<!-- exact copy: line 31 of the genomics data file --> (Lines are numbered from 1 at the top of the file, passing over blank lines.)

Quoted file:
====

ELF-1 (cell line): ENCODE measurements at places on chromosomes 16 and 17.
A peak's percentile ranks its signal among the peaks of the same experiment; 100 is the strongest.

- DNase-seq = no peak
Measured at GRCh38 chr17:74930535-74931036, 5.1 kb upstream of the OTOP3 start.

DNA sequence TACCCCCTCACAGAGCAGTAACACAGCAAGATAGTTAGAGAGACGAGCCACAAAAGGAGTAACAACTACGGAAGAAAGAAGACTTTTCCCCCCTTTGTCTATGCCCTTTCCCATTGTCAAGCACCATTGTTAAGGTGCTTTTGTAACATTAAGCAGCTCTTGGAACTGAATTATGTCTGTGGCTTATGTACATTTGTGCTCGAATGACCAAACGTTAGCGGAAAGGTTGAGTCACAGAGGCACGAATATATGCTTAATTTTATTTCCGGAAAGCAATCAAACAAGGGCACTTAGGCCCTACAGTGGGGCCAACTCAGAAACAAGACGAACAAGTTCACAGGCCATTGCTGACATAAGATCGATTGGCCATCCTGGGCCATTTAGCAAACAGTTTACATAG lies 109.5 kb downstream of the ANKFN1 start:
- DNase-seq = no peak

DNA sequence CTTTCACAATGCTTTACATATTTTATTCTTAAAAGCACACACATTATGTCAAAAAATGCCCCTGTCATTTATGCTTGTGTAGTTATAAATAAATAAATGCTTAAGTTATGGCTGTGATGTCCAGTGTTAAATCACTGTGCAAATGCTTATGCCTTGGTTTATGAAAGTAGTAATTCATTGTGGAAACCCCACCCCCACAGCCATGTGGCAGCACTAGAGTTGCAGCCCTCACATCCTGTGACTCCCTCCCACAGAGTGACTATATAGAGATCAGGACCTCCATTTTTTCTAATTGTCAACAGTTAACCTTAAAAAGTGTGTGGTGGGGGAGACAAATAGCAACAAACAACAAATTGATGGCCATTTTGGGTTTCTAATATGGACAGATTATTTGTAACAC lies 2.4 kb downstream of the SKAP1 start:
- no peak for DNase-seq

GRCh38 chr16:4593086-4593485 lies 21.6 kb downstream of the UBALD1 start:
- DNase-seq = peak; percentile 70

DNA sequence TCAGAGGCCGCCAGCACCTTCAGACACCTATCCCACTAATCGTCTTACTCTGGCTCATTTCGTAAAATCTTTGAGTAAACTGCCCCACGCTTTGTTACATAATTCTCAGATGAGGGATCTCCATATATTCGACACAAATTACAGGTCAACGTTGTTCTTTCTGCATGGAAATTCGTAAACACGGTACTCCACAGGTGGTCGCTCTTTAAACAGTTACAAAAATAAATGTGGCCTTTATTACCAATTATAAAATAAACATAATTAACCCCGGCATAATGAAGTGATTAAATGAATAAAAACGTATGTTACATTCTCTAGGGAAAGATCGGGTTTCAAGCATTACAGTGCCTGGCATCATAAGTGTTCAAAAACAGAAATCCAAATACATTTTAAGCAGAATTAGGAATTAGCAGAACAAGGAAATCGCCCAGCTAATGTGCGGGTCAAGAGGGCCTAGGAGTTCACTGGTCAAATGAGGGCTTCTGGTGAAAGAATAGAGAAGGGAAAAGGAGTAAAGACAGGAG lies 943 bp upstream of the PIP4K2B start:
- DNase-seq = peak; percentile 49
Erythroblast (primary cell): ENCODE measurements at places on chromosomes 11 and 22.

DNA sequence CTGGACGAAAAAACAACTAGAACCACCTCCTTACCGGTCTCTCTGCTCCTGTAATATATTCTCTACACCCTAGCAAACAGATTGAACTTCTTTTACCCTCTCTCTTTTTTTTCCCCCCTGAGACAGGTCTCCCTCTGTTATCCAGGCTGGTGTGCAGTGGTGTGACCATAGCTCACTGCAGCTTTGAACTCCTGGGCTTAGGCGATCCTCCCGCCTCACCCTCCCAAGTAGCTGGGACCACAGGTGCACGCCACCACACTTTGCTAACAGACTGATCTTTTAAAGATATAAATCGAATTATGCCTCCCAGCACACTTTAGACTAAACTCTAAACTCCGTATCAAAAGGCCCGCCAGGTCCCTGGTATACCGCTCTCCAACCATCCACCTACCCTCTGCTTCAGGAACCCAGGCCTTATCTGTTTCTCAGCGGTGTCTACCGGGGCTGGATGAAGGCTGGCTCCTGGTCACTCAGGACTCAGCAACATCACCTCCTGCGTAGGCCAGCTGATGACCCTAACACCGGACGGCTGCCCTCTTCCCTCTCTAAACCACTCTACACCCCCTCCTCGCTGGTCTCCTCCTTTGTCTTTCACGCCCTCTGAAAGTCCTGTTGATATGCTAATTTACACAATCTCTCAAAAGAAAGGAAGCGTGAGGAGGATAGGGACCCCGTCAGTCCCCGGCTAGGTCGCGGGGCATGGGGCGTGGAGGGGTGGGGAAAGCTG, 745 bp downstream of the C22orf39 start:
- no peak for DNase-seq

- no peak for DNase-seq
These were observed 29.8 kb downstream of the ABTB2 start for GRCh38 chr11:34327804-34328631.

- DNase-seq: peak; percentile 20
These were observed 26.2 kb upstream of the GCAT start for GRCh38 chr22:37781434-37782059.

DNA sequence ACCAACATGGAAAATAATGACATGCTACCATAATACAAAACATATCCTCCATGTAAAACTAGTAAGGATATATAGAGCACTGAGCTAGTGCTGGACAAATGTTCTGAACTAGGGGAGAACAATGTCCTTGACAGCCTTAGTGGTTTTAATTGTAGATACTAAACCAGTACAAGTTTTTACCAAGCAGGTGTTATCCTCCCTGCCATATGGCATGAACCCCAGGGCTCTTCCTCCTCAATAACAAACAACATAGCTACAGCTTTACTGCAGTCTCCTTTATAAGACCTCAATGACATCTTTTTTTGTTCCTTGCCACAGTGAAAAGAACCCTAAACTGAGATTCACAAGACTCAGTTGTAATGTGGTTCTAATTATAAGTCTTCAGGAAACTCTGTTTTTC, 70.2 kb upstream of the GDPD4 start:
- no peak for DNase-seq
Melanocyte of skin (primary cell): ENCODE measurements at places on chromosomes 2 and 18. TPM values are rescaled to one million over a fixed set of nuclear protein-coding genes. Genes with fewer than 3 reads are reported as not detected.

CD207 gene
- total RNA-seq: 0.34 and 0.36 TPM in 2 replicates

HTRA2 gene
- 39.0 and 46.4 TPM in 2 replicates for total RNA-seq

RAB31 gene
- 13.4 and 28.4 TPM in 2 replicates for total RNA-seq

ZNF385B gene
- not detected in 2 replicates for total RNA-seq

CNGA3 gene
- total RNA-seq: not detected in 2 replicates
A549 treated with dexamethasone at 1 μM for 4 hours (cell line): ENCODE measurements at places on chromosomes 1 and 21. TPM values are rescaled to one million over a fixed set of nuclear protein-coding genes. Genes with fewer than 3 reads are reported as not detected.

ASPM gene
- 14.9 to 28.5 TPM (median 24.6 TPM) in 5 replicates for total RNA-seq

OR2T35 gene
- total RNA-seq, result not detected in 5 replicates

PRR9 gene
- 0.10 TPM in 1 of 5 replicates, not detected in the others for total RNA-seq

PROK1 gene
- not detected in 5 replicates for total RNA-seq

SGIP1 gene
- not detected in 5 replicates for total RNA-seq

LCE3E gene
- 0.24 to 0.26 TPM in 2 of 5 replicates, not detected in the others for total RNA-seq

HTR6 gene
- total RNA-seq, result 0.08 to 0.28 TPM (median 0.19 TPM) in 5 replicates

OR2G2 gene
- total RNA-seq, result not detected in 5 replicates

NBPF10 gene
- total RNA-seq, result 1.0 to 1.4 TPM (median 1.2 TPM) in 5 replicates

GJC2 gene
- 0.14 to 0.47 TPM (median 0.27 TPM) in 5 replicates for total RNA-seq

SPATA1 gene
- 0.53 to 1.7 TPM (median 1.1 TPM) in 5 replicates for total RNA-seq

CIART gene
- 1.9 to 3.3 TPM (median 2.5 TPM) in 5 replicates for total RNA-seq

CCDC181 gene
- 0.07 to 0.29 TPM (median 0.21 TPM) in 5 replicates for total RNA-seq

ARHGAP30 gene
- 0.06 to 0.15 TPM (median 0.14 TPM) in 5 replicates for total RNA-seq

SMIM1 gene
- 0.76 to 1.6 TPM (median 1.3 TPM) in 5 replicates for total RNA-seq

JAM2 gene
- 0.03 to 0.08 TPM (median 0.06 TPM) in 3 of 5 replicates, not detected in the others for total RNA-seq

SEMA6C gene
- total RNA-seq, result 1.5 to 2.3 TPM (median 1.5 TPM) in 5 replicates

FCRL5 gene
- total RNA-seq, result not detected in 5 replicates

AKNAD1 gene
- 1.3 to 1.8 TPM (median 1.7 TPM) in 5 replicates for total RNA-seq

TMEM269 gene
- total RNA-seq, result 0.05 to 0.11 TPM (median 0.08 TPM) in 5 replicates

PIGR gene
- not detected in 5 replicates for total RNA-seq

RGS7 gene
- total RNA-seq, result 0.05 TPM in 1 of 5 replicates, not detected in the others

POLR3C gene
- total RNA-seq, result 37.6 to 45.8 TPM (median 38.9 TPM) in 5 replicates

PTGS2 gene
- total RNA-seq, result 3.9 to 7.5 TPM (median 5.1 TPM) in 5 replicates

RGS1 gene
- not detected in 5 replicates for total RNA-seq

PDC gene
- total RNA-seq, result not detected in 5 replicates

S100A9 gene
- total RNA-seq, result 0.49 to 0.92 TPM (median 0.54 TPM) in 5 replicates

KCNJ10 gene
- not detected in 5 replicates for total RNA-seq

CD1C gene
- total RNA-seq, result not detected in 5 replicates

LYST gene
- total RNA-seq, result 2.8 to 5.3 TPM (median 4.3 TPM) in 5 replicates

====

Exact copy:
CNGA3 gene